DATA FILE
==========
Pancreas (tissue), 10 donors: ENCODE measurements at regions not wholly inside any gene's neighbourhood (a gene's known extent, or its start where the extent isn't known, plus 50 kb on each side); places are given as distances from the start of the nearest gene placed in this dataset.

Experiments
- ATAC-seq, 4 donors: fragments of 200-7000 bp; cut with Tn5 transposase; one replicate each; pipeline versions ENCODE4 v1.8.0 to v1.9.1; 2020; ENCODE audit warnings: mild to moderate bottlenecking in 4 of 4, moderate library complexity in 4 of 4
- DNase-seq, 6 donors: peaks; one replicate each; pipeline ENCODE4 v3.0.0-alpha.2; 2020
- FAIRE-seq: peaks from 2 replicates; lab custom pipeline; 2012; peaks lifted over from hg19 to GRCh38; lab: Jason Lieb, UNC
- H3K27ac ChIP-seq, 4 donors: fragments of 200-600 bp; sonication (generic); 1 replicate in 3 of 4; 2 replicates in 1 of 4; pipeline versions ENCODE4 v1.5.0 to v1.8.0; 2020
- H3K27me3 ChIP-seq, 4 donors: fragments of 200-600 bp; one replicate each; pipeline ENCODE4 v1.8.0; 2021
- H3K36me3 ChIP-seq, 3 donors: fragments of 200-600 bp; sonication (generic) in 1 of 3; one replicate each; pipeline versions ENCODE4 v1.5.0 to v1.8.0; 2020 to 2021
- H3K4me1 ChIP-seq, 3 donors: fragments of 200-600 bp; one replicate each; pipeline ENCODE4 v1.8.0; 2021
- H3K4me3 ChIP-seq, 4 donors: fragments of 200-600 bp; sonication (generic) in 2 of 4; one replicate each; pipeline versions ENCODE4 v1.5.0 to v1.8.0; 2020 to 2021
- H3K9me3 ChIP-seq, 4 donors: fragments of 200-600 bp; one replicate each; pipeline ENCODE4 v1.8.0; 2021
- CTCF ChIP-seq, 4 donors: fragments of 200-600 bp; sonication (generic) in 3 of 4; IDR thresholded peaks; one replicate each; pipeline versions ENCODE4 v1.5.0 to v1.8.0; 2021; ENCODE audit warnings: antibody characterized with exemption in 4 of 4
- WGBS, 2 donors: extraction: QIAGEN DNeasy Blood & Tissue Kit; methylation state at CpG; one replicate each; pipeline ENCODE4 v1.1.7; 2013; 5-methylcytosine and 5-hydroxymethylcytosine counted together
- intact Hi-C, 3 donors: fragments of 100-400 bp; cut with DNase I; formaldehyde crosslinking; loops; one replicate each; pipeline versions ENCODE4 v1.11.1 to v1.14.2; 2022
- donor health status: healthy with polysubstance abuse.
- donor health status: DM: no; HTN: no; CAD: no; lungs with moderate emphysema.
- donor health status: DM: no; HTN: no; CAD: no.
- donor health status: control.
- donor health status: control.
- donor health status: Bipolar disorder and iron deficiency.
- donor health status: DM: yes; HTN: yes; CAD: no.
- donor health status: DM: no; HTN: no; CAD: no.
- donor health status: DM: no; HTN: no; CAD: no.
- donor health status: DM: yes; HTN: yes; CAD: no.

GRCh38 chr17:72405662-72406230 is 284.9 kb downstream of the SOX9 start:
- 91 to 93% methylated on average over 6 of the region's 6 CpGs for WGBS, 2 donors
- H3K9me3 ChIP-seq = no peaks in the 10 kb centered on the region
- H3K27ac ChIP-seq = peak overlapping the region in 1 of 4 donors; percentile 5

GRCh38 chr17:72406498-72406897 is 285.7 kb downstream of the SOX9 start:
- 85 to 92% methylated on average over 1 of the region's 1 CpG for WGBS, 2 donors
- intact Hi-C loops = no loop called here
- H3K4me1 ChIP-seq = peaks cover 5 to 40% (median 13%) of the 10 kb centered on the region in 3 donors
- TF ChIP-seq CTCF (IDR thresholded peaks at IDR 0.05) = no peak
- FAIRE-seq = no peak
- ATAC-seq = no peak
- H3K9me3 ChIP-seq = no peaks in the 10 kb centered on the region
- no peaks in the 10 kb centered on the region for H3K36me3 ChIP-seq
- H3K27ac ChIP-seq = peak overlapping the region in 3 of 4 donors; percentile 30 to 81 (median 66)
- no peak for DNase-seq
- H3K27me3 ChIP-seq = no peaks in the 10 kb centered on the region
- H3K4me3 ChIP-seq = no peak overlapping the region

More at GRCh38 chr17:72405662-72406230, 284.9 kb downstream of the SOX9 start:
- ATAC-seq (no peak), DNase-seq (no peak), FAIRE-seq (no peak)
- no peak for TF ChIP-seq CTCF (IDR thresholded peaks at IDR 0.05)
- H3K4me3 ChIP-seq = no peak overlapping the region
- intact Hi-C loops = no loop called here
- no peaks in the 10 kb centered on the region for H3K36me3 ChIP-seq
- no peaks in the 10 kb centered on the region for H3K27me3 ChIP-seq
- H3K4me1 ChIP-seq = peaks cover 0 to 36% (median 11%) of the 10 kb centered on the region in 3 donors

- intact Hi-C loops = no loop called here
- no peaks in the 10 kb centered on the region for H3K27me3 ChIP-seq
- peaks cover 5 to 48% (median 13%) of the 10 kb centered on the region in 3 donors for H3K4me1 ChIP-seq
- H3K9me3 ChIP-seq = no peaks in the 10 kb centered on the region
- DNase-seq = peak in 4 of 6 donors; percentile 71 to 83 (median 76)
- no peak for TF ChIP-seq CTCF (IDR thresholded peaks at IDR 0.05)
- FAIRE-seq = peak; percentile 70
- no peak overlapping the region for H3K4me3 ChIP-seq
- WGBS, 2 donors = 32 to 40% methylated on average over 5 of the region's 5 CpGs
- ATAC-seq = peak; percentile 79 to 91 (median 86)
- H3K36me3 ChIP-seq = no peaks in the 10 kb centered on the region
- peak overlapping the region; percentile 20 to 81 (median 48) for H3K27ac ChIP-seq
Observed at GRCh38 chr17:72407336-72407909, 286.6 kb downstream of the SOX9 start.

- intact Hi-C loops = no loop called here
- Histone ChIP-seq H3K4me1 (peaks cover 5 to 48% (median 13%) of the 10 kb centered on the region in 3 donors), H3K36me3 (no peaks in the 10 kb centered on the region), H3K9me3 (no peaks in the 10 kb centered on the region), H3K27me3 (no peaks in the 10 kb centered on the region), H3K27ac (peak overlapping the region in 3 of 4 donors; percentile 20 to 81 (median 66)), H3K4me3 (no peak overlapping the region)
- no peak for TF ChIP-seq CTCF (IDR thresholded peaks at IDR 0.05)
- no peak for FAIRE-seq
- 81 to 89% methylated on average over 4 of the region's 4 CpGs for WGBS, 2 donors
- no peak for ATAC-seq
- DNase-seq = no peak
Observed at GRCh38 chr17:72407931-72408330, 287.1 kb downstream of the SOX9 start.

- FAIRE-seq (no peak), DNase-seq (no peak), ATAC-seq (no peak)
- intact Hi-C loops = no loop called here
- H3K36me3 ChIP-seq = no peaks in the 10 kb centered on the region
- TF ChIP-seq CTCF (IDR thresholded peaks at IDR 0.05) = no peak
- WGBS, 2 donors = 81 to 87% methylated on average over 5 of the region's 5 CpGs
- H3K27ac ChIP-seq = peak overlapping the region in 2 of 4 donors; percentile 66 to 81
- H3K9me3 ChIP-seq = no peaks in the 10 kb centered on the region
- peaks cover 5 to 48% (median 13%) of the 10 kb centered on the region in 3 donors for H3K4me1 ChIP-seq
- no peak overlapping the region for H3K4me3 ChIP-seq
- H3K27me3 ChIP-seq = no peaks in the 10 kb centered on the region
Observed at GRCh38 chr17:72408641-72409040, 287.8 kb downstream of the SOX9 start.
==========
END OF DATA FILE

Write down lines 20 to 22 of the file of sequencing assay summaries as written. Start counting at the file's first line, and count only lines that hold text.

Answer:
- donor health status: Bipolar disorder and iron deficiency.
- donor health status: DM: yes; HTN: yes; CAD: no.
- donor health status: DM: no; HTN: no; CAD: no.